To those of you have spent weeks, months, maybe years waiting for answers, digging for clues, watching your precious child suffer. . .I'm coming to understand your agony. No, as far as we know this is not a life-and-death struggle. But it's a life-and-life struggle, a battle for a return of the hopes and dreams of an 18 year old young woman who had just taken the first steps of independence and has been stopped cold because of near-paralyzing pain. For a mother and father, it brings an agonizing pain all its own. But instead of being paralyzing, it tends to become mobilizing, creating an obsession with getting help and finding answers. Not that it doesn't create moments of paralysis. There are times when I feel like we're all walking through molasses and that I can't take another step. But step we do, one foot in front of the other, knowing that we won't, we can't stop as long as there's a single stone left unturned.
Why I write this here I don't know. My desire is for this "House" to be a place to come and receive encouragement, and tonight I don't have much to say that sounds encouraging. But just in case you're in a similar place, maybe just knowing you're not alone will give you a measure of comfort. If you're a much "newer" parent than I am, maybe it will help to know that I'm not any "better" at this than you are. . .that all the experience and all the years don't matter a bit when your child needs help you can't provide. You and I rely on the same Father, the same Great Physician, the same Comforter for every step, for every breath, no matter how far down the mothering road we've come.
And just writing that has made me feel better. As has looking at the above picture of CJ's smiling face in better days. . .
We have several friends in various stages of crisis right now. Our hearts break with word of failing health, ending marriages, mental illness...and our family huddles and asks ourselves and each other, "What can we do?" The holidays are approaching and we look at our calendars and scour for every opportunity to be ministers of healing and comfort to the displaced, lonely, and hurting in the Body of Christ. But whether a meal to a family with a new baby or taking in a displaced family or counseling a hurting friend or shuttling to doctor visits--helping takes time. In today's world, time is like a paycheck: too many of us have it spent before it's deposited, and last minute changes can be disorienting.
I bring this up because as I review my carefully laid plans for our school year, I admit that we are falling behind. I scolded a friend recently for saying this very thing (yes, you know who you are :-) )...I told her that in homeschooling there is no such thing as "behind" unless your child loses his book on purpose! But my compulsive personality, while being brought under control in some areas such as housework, still needs some work in this area. Once it's written down it becomes obligatory, and though I'm perfectly willing to set aside a day's or a week's work for something unforeseen, the problem comes when I go back and look at what didn't get done and try to put the burden on my kids to "catch up". I've done this in a variety of ways over the past two decades, and though I've become much more flexible over the years I can still benefit from some loosening up.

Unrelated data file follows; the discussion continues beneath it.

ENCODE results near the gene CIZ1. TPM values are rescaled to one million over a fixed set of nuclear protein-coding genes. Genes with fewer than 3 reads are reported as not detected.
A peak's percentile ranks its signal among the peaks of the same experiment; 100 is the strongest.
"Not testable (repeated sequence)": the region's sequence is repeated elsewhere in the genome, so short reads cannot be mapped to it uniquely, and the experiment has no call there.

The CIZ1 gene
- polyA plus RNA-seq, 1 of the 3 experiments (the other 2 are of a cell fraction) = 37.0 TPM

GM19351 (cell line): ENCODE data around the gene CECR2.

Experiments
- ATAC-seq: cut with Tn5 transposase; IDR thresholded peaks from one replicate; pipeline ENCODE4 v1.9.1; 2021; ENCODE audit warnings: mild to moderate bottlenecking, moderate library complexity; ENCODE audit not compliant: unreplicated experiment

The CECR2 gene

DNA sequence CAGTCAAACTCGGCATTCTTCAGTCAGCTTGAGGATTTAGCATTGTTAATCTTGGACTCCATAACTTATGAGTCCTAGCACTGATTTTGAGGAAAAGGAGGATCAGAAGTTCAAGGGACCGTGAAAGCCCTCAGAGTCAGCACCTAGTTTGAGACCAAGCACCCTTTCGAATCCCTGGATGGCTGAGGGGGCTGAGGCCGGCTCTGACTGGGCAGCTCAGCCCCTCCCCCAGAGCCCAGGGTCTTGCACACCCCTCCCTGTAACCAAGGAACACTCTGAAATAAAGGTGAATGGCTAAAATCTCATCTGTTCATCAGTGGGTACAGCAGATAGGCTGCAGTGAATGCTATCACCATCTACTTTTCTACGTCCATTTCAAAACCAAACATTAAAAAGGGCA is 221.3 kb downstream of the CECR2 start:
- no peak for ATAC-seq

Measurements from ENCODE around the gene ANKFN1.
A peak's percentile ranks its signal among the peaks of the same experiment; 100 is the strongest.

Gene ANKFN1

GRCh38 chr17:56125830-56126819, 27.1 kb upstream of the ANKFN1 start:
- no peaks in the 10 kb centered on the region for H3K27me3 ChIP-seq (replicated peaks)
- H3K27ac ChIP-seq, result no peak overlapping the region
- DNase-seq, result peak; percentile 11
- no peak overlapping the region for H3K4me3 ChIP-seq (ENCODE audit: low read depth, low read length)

You'd think, of course, after graduating four lovely, articulate, well-educated and well-rounded young women who were homeschooled during years of my problem pregnancies, a dozen major moves, caring for invalid parents, Dad's deployment to war zones, and all sorts of other upheavals, I'd sit back and trust God to cover all these interruptions with His grace and His provisions. And most of the time, I do. But I continue to have to work at the best ways to be a family who stays available and ready to serve and minister without making my children feel the burden of making sure all the other squares get filled. You know, I firmly believe that this is one of the most crucial parts of my children's education, much more important in light of eternity than quadratic equations or the Peloponnesian Wars or punctuating introductory dependent clauses. If my children leave my home with a love for, no, a real thirst for ministry, and with the tools and the drive to structure their lives in ways that proclaim and give feet to that love, then I believe I will have been a successful educator as well as mother.
So...when you're called on to set aside your lesson plans or your to-do list because you need to be God's hands and feet in the life of someone who needs you, don't be surprised if you struggle with how to "get it all done." The struggle is part of the value. Let your kids watch you struggle with this. Don't make it seem too easy. Let them know that service involves sacrifice. Let them work with you to think of ways to spread that sacrifice among you so that no one's burden is unbearable. "Bearing one another's burdens" doesn't just mean the burdens of the "helped." It also means the burdens that come to the helpers from the helping. But bearing those burdens builds muscle in our children, the kind of muscle that strengthens and builds the Body of Christ. May we never avoid an opportunity to be part of the building for the sake of checking the last thing off the "list".